If you follow American politics, you might be surprised by things like this from a conservative party.

Canada and America are geographically and culturally proximate. It’s easy to pretend that the differences between the two countries are largely cosmetic. But when you do, you’re liable to get bitten in the ass by the iceberg of hidden differences.

Canadian conservatism is different than American conservatism. In the Conservative Party of Canada, you’ll get more votes calling for a carbon tax than you will if you call for increased screening of immigrants. Can you imagine that being true in America?

I don’t mean to claim that xenophobia and racism don’t exist in the Conservative Party of Canada. Kellie Leitch did get 9% of the vote. But for now, the xenophobic wing of the party is perhaps the least powerful part of the Canadian conservative coalition.

3. Social Conservatism is (kind of) alive and well

Unlike the xenophobic candidates, who did much worse than anyone feared, the social conservative candidates ran significantly ahead of expectations. Pierre Lemieux and Brad Trost had combined polling numbers of 9.5% right before the election. In the first round of voting, many of us were surprised to see that their actual support was a combined 15.7%. When Trost was eliminated in the 11th ballot, he had 14.3% of the remaining support (evidence that almost all of Lemieux’s voters went to him).

A year ago, the Conservatives voted to remove any policy on the definition of marriage from their platform. Social conservatives were outraged but impotent. Their higher than expected support for Trost and Lemieux was their way of reminding the party that they exist.

Unfortunately for those members, social conservative policies are a delicate topic in Canadian politics. The Harper doctrine was to avoid the risky issues (like gay marriage and abortion) that risked undermining his chances of winning elections, while cautiously advancing policies that supported two-parent nuclear families (even the gay ones).

At the start of this leadership race, when Andrew Scheer was asked about his views on gay marriage, his answer was all pragmatism. While he is personally against gay marriage, he said “I don’t think you’d find any legitimate Conservative leadership aspirant who would revisit that issue”. His position on abortion is similar.

In his victory speech, Scheer obliquely referenced these views. “There’s… some issues that will divide our caucus and divide our movement and that [don’t] enjoy widespread support in the general public, but there are other areas… that the entire conservative movement can get behind.”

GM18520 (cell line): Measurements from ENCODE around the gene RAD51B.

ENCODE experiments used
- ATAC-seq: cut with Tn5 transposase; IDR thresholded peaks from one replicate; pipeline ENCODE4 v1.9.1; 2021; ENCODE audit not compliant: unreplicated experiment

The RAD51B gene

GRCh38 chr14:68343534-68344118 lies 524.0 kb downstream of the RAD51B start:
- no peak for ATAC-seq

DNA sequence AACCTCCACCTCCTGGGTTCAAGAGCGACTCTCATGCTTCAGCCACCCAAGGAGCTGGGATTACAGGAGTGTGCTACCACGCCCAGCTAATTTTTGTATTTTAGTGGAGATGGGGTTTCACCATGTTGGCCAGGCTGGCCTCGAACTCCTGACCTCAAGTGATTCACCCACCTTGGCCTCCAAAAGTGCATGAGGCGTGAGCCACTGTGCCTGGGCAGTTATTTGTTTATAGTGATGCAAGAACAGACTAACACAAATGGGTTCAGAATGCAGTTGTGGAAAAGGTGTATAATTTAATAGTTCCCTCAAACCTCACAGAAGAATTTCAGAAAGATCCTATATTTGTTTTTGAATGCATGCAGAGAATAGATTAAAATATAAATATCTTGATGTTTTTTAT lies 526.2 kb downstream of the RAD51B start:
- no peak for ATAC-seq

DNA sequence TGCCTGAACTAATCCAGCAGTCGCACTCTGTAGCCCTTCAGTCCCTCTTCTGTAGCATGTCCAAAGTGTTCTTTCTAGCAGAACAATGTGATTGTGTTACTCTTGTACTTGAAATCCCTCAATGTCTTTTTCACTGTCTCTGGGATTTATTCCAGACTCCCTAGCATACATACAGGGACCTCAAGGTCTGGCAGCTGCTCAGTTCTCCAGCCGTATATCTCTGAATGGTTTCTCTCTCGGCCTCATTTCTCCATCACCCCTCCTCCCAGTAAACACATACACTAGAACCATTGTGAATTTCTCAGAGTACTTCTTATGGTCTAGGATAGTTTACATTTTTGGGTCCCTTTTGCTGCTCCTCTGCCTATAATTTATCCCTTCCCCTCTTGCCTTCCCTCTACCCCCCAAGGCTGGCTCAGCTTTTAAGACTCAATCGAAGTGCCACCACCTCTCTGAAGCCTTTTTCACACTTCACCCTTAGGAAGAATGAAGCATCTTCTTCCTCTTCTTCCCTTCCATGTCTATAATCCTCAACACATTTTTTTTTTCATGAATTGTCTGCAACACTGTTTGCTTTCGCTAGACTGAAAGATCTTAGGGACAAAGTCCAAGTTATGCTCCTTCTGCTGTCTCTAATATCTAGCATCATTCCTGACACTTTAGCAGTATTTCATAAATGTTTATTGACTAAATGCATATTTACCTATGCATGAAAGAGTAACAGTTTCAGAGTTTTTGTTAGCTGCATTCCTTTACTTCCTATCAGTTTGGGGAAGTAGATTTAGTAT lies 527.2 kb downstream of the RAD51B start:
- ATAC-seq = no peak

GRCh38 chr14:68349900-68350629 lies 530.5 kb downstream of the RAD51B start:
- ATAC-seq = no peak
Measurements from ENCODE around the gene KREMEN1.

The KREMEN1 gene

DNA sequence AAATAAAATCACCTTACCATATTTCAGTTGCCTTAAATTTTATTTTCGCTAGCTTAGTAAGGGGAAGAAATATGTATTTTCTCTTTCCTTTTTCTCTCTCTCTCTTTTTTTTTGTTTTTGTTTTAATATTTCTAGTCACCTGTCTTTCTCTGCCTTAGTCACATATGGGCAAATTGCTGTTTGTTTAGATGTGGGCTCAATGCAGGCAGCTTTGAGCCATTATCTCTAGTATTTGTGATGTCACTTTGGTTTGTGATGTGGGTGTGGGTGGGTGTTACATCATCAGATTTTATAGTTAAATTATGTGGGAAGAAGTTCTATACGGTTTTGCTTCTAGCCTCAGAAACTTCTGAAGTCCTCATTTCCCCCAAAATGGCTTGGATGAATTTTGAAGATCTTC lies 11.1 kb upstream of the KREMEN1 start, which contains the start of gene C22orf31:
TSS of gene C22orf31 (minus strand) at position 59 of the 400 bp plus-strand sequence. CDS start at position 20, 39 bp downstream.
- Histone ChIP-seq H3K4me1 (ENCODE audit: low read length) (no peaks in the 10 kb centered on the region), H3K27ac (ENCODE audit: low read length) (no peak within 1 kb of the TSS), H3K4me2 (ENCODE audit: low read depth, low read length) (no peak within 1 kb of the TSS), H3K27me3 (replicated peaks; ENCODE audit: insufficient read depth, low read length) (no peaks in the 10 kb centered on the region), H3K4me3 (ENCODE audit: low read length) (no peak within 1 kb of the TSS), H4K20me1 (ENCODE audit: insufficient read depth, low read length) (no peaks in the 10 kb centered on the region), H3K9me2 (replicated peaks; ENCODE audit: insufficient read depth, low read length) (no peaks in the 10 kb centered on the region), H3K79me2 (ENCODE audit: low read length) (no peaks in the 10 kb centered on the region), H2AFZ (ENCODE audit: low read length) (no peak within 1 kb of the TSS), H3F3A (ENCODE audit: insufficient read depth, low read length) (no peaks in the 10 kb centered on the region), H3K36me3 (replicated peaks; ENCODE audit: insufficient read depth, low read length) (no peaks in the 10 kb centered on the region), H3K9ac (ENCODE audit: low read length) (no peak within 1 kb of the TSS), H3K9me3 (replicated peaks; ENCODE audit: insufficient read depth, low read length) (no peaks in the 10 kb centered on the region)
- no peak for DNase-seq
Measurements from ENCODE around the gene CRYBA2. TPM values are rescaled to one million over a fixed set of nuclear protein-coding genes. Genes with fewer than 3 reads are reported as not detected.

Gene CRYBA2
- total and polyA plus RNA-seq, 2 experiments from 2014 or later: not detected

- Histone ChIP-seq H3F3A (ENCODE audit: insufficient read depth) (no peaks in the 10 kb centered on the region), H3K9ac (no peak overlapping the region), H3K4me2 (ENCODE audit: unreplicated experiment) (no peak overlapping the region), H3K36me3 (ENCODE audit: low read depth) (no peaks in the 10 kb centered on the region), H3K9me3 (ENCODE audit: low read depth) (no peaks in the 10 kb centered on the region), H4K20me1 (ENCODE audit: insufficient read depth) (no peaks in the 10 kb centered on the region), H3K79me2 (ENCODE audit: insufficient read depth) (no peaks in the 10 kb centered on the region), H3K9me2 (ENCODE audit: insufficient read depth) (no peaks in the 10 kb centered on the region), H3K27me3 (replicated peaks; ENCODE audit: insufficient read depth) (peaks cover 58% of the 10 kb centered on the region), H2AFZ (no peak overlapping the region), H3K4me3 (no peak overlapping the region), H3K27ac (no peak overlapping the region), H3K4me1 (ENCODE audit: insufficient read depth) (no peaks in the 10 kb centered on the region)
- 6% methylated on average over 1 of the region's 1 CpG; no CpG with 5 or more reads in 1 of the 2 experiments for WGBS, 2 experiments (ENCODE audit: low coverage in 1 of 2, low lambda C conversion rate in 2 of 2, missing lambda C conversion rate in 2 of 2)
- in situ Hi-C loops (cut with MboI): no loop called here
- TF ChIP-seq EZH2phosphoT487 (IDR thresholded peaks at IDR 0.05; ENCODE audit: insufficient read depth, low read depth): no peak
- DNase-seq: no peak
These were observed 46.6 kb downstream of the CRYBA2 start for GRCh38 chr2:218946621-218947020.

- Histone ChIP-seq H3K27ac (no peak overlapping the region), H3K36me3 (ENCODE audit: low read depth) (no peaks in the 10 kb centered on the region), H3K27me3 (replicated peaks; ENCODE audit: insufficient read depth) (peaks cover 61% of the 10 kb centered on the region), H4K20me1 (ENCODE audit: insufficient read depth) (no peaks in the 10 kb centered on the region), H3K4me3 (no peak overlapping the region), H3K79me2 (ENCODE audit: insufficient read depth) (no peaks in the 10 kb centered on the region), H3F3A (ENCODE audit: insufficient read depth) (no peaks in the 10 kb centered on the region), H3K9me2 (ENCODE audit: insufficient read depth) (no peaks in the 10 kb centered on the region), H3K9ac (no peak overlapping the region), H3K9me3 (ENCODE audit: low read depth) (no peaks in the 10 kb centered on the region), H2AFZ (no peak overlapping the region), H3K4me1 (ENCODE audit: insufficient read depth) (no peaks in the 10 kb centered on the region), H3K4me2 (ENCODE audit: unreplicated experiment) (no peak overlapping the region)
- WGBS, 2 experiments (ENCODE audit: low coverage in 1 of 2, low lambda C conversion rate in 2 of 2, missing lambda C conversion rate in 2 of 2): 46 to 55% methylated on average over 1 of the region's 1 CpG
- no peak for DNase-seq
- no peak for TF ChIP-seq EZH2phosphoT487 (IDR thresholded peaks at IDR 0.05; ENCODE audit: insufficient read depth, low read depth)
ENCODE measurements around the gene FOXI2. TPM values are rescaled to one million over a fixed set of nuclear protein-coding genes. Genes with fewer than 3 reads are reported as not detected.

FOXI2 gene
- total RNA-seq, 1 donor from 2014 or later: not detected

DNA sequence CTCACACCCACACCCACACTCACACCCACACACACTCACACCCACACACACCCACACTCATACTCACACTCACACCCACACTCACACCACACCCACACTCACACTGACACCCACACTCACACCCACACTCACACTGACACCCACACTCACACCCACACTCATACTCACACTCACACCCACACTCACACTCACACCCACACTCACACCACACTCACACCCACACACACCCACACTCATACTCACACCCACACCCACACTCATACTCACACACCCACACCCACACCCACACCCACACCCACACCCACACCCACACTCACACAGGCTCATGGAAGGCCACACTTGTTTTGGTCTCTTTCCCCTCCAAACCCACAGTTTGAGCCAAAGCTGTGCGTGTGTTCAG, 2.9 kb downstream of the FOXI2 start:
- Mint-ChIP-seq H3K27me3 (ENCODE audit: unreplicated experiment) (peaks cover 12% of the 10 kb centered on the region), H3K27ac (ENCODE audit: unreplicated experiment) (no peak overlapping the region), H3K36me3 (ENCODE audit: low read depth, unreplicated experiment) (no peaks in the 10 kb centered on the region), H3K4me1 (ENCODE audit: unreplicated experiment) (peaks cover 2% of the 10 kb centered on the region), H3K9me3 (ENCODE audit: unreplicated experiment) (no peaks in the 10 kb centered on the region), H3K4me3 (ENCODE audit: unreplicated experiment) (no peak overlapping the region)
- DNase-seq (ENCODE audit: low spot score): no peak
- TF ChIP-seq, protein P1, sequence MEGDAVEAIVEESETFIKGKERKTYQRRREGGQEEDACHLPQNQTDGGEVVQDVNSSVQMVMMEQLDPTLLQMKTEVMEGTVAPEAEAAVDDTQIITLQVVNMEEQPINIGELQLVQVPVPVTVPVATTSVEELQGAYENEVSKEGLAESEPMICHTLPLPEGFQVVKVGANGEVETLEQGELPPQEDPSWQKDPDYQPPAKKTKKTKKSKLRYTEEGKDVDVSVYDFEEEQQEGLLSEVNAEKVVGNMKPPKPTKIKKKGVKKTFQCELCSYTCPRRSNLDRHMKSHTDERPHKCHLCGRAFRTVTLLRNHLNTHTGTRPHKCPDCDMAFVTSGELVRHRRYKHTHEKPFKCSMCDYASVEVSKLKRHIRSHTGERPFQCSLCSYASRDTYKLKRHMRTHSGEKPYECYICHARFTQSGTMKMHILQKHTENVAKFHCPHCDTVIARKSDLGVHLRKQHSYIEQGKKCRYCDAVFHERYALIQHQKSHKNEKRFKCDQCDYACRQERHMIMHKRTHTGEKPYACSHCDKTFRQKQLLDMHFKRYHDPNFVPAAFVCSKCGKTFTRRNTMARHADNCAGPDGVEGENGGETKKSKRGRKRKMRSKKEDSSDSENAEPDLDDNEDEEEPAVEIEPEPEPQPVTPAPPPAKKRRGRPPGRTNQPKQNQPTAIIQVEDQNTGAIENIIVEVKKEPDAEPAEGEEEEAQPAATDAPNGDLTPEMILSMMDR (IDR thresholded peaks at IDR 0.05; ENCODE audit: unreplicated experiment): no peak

Taken together, all of this signals that the Harper doctrine is alive and well. Social conservatives won’t be getting action on abortion or gay marriage but they can expect Scheer to do his best to strengthen what they consider a traditional family structure. If Scheer is prime minister, expect to see policies like income splitting that blatantly favour married couples, especially couples where one parents stays home with children.

Bernier wasn’t willing to provide even this, which is probably why social conservatives broke for Scheer in the end, giving him the victory. Social conservatives ultimately didn’t get everything they wanted, but it seems like they managed to get the best of their realistic options.

4. Caucus Support

Had Bernier won, I think his leadership would have looked a lot like Jeremy Corbyn’s leadership of the UK Labour Party. Both men have excessive amounts of ideological purity and a limited amount of support among the MPs of their party. This has made trying to control his party difficult for Corbyn and I see no reason why Bernier would have had an easier time of it.

Andrew Scheer is much more in the mold of Teresa May or Steven Harper. He has very strong support in the caucus; he was second only to Erin O’Toole in endorsements and is so similar to O’Toole on most issues that he should have no problem picking up O’Toole’s support.

The line “there’s been a rising tide of anti-establishment sentiment in recent elections” has become cliché. Everyone has heard a dozen times about how Brexit, Trump, and the French election prove that people are fed up with the political establishment.

Well, just as Canada was supposedly immune to the “rising tide of illiberalism”, we appear to be immune (for now) to the “rising tide of anti-establishment sentiment”. Andrew Scheer was very much of the political establishment. None of his policies represent a break with the policies of the Harper years.

This bodes well for Scheer’s ability to actually get shit done (and therefore poorly for the Liberals). Scheer understands how parliament works. He understands how the conservative caucus thinks. He’s young and energetic. He will hit the ground running and won’t complain to the media in six months that the job was much harder than he thought it would be.